CO2 EMISSIONS

Emissions reduction (tonne of CO2 eq/tonne of final product) avoided between 2009 and 2019.

WHAT IS A PAPER MILL’S CARBON FOOTPRINT?

Emissions linked to the paper mill’s activities fall primarily into two categories: some are generated directly by the company’s operations, such as the combustion of methane, a fossil fuel used to power machines and the cogeneration plant; others are caused indirectly by energy consumption, including the use of electricity produced off-site, over which Favini has no control. In accordance with the GHG Protocol, the company monitors and accounts for all emissions associated with its productive activity. Furthermore, through a voluntary agreement with Italy’s Environment Ministry, the company has committed to abiding to the terms of the 2015 Paris Agreement. In it, companies and individuals – not just countries – are asked to mobilise to reduce greenhouse gas emissions, which cause climate change and widespread damage to ecosystems.

Energy efficiency

A constant drive towards more efficient and sustainable energy production systems is needed to cut direct greenhouse gas emissions.
Favini deploys modern technologies that substitute or optimise the use of fossil fuels, thus reducing its carbon footprint.
Thanks to investments in high-tech machinery, in-house hydroelectricity production, and, most of all, the new Crusinallo cogeneration plant that optimises methane use, Favini has been able to reduce its carbon footprint despite consistently increasing production.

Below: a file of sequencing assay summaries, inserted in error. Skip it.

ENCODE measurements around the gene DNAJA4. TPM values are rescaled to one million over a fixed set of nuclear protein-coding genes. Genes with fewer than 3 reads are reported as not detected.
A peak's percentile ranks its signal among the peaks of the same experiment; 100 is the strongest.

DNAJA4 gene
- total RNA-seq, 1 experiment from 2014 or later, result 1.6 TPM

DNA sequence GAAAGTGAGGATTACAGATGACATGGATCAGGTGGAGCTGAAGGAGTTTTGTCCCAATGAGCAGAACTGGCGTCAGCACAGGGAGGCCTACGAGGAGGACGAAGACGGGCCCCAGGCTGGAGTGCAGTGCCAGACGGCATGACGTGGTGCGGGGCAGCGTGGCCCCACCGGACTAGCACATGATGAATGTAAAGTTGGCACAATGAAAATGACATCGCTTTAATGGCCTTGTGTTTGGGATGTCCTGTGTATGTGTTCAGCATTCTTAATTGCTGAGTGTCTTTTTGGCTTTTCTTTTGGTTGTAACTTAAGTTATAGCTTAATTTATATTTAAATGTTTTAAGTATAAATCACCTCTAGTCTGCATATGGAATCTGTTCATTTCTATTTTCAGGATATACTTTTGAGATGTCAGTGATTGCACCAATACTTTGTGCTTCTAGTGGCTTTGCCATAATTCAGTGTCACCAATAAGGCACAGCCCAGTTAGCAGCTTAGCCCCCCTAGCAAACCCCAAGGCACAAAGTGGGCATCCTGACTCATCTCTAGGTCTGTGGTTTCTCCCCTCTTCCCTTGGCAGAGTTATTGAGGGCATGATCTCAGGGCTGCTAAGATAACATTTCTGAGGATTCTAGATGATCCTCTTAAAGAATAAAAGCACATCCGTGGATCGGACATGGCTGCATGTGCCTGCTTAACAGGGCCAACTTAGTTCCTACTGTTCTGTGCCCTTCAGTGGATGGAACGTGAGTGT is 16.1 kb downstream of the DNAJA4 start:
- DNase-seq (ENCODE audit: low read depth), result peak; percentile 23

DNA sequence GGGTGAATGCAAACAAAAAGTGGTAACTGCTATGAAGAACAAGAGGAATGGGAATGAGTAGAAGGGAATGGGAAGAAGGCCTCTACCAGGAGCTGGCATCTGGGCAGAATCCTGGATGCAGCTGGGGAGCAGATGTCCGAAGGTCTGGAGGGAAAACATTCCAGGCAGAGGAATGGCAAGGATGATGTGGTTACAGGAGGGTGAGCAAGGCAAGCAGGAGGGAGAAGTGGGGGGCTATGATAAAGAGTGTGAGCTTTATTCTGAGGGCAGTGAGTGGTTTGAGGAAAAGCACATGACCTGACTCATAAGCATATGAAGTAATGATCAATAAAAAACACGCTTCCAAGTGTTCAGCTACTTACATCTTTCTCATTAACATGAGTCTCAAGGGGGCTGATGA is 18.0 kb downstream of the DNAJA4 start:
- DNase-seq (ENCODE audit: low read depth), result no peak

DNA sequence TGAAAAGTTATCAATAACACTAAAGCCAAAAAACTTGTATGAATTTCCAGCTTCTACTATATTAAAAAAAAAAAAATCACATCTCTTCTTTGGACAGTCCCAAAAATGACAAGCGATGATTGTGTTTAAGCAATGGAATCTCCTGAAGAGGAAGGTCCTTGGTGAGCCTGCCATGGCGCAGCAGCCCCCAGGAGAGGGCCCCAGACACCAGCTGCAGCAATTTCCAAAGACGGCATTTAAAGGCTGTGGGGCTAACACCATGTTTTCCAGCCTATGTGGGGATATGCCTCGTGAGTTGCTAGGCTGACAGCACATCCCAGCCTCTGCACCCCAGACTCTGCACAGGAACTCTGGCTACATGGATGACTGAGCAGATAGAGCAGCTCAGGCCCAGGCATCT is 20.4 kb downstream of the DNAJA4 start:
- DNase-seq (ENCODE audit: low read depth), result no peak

The approximate tonnes of CO2 eq emissions avoided thanks to in-house hydroelectricity production (2009-2019)

Energy sources

Favini’s path toward energy efficiency involves a constant evaluation of more environmentally responsible energy sources. Wherever possible, the company powers its activities using waterways near its site thanks to two in-house hydroelectric plants. Favini has also taken into consideration the possibility of using local agricultural waste to create electricity, but unfortunately biomass plants would not generate sufficient energy to fulfil its needs. The optimisation of methane use – which as of yet cannot be avoided – is the factor underlying the decision to invest in cogeneration plants. Currently, this is still the most efficient solution.

Purchase of carbon credits

In conjunction with structural measures, Favini has taken action to tackle CO2eq emissions of processes it does not have direct control over by joining environmental programmes aimed at purchasing carbon credits generated abroad. To compensate residual emissions across certain production lines, Favini has also taken part in another initiative. Gold Standard, promoted by the WWF, aims to develop wind power in Turkey through the creation of a 31.5 MW wind power plant in Aydın region in Didim district, which includes 15 turbines and a high-voltage transmission line connecting them to the national grid. Its yearly yield is 105 GWh. Emissions reduction is estimated at 67,570 tonnes of CO2eq per year. On top of this, the project has contributed to job creation locally and the reduction of pollutants such as sulphur dioxide and nitrogen oxides.
Offset in 2019 thanks to carbon credits purchased to compensate for Shiro, Crush, Remake and Refit’s production.
As a consequence Favini has succeeded in offsetting the environmental impact of several product lines, such as eco paper lines Shiro, Crush and Remake. Starting in 2019, residual emissions from the new Refit line were also included, resulting in the offsetting of an extra 4,563 tCO2eq emissions compared to 2018.